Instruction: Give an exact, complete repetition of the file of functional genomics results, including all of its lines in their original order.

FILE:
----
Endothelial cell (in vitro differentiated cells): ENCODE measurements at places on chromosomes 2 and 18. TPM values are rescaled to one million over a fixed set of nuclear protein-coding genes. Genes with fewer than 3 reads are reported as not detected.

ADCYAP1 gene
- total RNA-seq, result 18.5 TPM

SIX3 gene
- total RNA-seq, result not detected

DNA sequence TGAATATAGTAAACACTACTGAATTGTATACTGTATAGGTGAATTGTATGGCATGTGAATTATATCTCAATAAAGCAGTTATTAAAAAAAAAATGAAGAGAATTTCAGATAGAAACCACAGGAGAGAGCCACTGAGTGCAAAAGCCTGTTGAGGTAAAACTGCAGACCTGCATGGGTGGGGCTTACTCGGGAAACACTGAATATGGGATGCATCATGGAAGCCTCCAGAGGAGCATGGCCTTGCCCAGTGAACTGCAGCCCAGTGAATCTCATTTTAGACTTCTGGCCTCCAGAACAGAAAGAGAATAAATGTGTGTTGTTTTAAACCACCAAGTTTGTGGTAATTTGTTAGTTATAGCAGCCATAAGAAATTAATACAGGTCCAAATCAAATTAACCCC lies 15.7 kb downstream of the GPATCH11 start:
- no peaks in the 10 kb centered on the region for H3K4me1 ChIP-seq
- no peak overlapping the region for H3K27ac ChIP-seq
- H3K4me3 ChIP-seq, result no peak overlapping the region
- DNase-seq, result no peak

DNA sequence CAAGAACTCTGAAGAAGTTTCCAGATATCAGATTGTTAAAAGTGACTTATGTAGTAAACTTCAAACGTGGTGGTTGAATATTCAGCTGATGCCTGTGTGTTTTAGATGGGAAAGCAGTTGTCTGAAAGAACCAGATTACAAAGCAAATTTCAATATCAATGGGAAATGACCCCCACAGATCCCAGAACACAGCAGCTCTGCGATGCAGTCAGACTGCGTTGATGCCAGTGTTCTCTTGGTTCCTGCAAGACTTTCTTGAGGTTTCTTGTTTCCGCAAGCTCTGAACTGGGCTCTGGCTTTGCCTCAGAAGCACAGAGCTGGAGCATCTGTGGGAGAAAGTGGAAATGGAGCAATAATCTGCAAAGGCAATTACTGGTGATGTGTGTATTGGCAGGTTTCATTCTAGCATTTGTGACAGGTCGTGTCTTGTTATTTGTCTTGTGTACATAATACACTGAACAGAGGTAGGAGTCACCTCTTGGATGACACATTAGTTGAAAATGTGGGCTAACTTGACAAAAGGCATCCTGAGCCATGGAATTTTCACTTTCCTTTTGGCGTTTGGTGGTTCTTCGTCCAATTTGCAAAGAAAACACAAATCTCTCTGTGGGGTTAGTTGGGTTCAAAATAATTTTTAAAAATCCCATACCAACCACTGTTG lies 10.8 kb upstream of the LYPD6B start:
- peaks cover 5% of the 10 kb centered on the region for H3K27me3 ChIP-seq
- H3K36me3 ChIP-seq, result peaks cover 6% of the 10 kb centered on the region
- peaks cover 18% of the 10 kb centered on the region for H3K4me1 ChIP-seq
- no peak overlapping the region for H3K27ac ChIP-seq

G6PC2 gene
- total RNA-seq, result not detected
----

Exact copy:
Endothelial cell (in vitro differentiated cells): ENCODE measurements at places on chromosomes 2 and 18. TPM values are rescaled to one million over a fixed set of nuclear protein-coding genes. Genes with fewer than 3 reads are reported as not detected.

ADCYAP1 gene
- total RNA-seq, result 18.5 TPM

SIX3 gene
- total RNA-seq, result not detected

DNA sequence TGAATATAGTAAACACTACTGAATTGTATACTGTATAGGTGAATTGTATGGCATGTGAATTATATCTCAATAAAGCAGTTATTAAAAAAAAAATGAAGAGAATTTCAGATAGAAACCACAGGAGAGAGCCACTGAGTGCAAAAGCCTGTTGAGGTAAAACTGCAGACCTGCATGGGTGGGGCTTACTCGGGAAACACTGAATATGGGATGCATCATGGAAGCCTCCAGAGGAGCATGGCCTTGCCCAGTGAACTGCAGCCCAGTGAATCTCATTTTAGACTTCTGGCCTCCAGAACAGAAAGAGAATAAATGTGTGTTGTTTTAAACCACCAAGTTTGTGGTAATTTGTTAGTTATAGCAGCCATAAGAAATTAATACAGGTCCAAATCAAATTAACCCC lies 15.7 kb downstream of the GPATCH11 start:
- no peaks in the 10 kb centered on the region for H3K4me1 ChIP-seq
- no peak overlapping the region for H3K27ac ChIP-seq
- H3K4me3 ChIP-seq, result no peak overlapping the region
- DNase-seq, result no peak

DNA sequence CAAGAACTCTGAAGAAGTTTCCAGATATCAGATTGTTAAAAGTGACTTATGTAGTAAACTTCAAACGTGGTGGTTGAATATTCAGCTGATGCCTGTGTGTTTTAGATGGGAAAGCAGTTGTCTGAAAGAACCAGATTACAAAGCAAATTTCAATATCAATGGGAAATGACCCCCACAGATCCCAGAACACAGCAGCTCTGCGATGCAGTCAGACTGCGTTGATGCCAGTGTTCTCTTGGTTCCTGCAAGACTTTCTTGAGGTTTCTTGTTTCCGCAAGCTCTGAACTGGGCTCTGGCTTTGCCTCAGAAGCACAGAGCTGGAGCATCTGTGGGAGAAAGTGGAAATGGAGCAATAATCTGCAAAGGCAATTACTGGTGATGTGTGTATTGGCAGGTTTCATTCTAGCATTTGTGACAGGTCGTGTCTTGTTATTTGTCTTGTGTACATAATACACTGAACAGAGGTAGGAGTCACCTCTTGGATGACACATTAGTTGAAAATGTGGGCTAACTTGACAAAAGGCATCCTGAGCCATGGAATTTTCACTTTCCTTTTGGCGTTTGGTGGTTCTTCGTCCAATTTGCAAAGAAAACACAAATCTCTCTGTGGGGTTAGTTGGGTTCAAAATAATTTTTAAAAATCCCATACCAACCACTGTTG lies 10.8 kb upstream of the LYPD6B start:
- peaks cover 5% of the 10 kb centered on the region for H3K27me3 ChIP-seq
- H3K36me3 ChIP-seq, result peaks cover 6% of the 10 kb centered on the region
- peaks cover 18% of the 10 kb centered on the region for H3K4me1 ChIP-seq
- no peak overlapping the region for H3K27ac ChIP-seq

G6PC2 gene
- total RNA-seq, result not detected